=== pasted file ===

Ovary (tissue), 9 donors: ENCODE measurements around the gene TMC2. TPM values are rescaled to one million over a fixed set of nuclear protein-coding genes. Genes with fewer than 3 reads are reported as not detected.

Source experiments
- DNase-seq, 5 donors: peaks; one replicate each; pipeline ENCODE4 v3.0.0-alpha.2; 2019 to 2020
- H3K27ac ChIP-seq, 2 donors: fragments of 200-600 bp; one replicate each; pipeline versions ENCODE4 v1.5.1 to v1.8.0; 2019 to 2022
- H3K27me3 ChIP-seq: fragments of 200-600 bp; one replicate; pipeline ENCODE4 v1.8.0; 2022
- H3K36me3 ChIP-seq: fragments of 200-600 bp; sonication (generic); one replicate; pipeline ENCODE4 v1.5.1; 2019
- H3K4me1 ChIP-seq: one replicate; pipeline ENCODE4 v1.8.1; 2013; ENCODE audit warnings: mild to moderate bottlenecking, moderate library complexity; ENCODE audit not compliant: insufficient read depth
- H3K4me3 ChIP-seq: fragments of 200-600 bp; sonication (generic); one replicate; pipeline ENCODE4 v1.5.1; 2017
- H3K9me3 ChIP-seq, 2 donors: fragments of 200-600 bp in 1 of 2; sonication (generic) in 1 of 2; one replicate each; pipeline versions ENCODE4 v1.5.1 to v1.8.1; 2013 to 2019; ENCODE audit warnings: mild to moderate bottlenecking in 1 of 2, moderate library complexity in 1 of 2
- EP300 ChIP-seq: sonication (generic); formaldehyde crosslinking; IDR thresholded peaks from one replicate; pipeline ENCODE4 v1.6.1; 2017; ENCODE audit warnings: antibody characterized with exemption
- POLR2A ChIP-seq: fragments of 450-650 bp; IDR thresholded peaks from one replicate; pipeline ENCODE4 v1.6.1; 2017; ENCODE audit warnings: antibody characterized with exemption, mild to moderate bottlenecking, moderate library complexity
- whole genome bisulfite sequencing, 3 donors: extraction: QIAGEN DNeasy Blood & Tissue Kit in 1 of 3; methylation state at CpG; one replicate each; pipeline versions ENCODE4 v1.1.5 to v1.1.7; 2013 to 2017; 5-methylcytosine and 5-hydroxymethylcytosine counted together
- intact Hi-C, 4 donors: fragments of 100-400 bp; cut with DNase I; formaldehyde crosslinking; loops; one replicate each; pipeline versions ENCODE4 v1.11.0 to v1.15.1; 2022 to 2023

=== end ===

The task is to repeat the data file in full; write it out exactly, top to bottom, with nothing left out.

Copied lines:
Ovary (tissue), 9 donors: ENCODE measurements around the gene TMC2. TPM values are rescaled to one million over a fixed set of nuclear protein-coding genes. Genes with fewer than 3 reads are reported as not detected.

Source experiments
- DNase-seq, 5 donors: peaks; one replicate each; pipeline ENCODE4 v3.0.0-alpha.2; 2019 to 2020
- H3K27ac ChIP-seq, 2 donors: fragments of 200-600 bp; one replicate each; pipeline versions ENCODE4 v1.5.1 to v1.8.0; 2019 to 2022
- H3K27me3 ChIP-seq: fragments of 200-600 bp; one replicate; pipeline ENCODE4 v1.8.0; 2022
- H3K36me3 ChIP-seq: fragments of 200-600 bp; sonication (generic); one replicate; pipeline ENCODE4 v1.5.1; 2019
- H3K4me1 ChIP-seq: one replicate; pipeline ENCODE4 v1.8.1; 2013; ENCODE audit warnings: mild to moderate bottlenecking, moderate library complexity; ENCODE audit not compliant: insufficient read depth
- H3K4me3 ChIP-seq: fragments of 200-600 bp; sonication (generic); one replicate; pipeline ENCODE4 v1.5.1; 2017
- H3K9me3 ChIP-seq, 2 donors: fragments of 200-600 bp in 1 of 2; sonication (generic) in 1 of 2; one replicate each; pipeline versions ENCODE4 v1.5.1 to v1.8.1; 2013 to 2019; ENCODE audit warnings: mild to moderate bottlenecking in 1 of 2, moderate library complexity in 1 of 2
- EP300 ChIP-seq: sonication (generic); formaldehyde crosslinking; IDR thresholded peaks from one replicate; pipeline ENCODE4 v1.6.1; 2017; ENCODE audit warnings: antibody characterized with exemption
- POLR2A ChIP-seq: fragments of 450-650 bp; IDR thresholded peaks from one replicate; pipeline ENCODE4 v1.6.1; 2017; ENCODE audit warnings: antibody characterized with exemption, mild to moderate bottlenecking, moderate library complexity
- whole genome bisulfite sequencing, 3 donors: extraction: QIAGEN DNeasy Blood & Tissue Kit in 1 of 3; methylation state at CpG; one replicate each; pipeline versions ENCODE4 v1.1.5 to v1.1.7; 2013 to 2017; 5-methylcytosine and 5-hydroxymethylcytosine counted together
- intact Hi-C, 4 donors: fragments of 100-400 bp; cut with DNase I; formaldehyde crosslinking; loops; one replicate each; pipeline versions ENCODE4 v1.11.0 to v1.15.1; 2022 to 2023